The Architecture, Engineering, and Construction (AEC) industry is fueled by competition, especially in today’s increasingly crowded marketplace. Our inclination to protect trade secrets, clients, rates, key staff, new technologies, etc. is stronger than ever. A heightened level of competition for a relatively static amount of work also prods us to more closely evaluate the competition. This creates a strange dichotomy because we want our website content to promote our firms, but we don’t want to divulge sensitive information to competing firms. The accessibility of information on the Internet has fanned the flames, leaving us to ponder a critical question: “what content should I include on my website.”
As we approach 2015, there are design and construction firms with no website. It’s hard to believe, but it’s true. The reasons vary, but one of the resounding concerns I’ve heard is the fear of exposing information the competition can use to sharpen its competitive edge. It’s a fair concern that we all share regardless of our online presence. So what can you safely reveal and why?
It’s okay to reveal the names of your clients. But what if my competition finds out who I work for and pursues those clients? News flash: It’s likely your client is already pursuing them. The odds increase if you have a smaller service radius with fewer potential clients. Not to mention, we’re slowly emerging from a depressed economy that drove firms to diversify in a way that most of us haven’t witnessed for decades. I heard stories of homebuilders that ventured into building wastewater treatment plants. What can your competition really glean from the knowledge that you work for a client? They have no details. If you have loyal clients, you’ll know when someone knocks on their door.
This is an area that probably sends your paranoia readings off the chart and it should. It’s a judgment call that should be based on the identity of the mystery person behind door number 1. You should be less inclined to reveal a name if this individual is generally unknown or difficult to identify. This is often the case at smaller firms where the client’s website doesn’t list the decision maker, or large corporations where they’re wrapped within layers of departments, and therefore, difficult to identify and access.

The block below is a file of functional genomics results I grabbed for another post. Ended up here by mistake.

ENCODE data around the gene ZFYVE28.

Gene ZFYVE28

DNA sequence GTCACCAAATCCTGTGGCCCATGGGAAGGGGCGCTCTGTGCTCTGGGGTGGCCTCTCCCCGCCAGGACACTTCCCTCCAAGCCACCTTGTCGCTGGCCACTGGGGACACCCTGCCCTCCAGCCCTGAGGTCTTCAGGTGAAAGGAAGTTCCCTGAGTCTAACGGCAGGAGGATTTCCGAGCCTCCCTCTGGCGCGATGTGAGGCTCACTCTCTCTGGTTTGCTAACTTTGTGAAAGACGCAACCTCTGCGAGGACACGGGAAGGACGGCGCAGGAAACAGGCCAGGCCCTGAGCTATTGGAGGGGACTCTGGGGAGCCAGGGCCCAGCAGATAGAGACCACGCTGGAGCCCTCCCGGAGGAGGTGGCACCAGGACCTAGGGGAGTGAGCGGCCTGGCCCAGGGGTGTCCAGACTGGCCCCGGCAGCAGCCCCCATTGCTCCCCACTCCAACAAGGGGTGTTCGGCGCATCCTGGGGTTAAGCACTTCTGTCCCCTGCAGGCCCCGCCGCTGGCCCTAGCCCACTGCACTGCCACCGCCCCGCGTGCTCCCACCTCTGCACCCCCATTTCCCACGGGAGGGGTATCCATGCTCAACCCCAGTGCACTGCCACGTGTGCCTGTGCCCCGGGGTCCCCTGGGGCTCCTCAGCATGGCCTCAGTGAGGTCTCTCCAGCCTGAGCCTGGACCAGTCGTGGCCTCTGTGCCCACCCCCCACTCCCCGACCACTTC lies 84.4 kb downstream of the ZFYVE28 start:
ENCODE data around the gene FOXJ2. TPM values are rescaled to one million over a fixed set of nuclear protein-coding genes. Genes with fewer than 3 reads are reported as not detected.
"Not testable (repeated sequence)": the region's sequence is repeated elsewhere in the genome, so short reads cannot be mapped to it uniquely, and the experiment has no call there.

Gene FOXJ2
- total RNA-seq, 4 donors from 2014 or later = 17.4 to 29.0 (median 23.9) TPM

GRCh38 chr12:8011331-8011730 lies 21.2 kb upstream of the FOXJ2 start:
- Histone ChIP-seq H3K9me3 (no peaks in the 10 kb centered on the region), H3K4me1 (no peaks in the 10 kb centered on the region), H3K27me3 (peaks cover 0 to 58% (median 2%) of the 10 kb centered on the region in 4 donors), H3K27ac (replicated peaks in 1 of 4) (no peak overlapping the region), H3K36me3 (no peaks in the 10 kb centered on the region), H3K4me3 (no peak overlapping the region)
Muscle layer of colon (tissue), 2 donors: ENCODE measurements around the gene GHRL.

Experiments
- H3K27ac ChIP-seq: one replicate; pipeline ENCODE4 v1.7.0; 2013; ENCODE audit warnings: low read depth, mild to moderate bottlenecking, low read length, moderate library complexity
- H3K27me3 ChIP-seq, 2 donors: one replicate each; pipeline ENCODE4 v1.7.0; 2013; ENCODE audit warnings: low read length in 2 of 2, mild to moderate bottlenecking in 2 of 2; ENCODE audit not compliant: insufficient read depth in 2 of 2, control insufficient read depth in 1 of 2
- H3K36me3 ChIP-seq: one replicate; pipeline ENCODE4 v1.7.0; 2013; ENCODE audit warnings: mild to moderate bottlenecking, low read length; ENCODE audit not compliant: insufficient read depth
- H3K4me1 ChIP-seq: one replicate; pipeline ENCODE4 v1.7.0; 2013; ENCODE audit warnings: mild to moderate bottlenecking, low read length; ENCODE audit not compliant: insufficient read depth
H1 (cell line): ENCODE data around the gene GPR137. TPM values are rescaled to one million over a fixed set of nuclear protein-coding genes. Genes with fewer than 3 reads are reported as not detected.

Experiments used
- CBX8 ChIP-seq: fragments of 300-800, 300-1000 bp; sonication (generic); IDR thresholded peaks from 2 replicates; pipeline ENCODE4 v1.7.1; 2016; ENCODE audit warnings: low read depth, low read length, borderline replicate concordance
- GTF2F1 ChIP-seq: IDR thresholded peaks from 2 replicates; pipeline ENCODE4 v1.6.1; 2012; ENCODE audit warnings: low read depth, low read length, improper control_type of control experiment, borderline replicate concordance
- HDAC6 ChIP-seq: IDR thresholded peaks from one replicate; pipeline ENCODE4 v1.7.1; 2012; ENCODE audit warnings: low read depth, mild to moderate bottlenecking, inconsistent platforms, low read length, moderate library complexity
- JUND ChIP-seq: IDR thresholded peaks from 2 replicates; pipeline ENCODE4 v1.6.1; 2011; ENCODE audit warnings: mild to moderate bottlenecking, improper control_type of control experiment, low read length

You might want to reveal the name when you’re dealing with a high-profile decision-maker because it adds prestige to your firm. Solicit a testimonial for maximum impact. The fact that this person is well-known means that your competition already knows of them and is hot on the trail. Public officials such as county commissioners and local municipal officials are prime examples of high-profile folks with lots of friends.
The answer here is an obvious no, but I want to address it because I’ve seen Architecture and Engineering firms including rates on their websites. The competition’s rate schedule is the Holy Grail for A/E firms. This coveted information is discoverable, although often difficult to access. Don’t make your competition’s market research easier. The picture gets more complicated for suppliers of construction equipment, quarries, etc. Generally, speaking you should mimic the competition. Revealing this information gets complicated in this arena since the potential exists for Intellectual Property theft by overseas competition. Proceed with caution.
Include the names of key staff because the pros of doing so outweigh the cons. You don’t want the competition to cherry pick them. That’s a valid concern. But remember that they are leaders so they are already visible. LinkedIn has exacerbated the problem by making these key players even more accessible. Include them because they are leaders and you want to showcase them to prospective clients. You can hide your Indians, but you can’t hide your chiefs.
Assuming you have the permission of your client, always feature your best and most relevant projects on your website. But do think carefully about what details you reveal. Including scope of work and material quantities, for example, is typically harmless. But you may want to think twice about using project value, client contacts, secret construction or design techniques, or anything else that would benefit your competition.
Your website is your most valuable piece of marketing real estate because you own and have full control of it. It has, to some extent, replaced the extensive printed corporate brochure of years past. It’s the place where your clients turn to identify and learn about your firm and its capabilities so it must be taken very seriously.
When it comes to competition, remember this. Your competition has always watched you. They used to research you through magazines, phone calls, face-to-face meetings, and gossip amongst peers. We still engage in these activities, but the Internet has changed everything. Google your firm and you may be surprised how much information you find. One thing that’s always been the case is that you must use discretion when it comes to what you make public. Your website requires that same discretion.
Do you share these concerns? How have you addressed them on your own website? Please share your thoughts below, or send connect with us through the website with any specific comments or questions.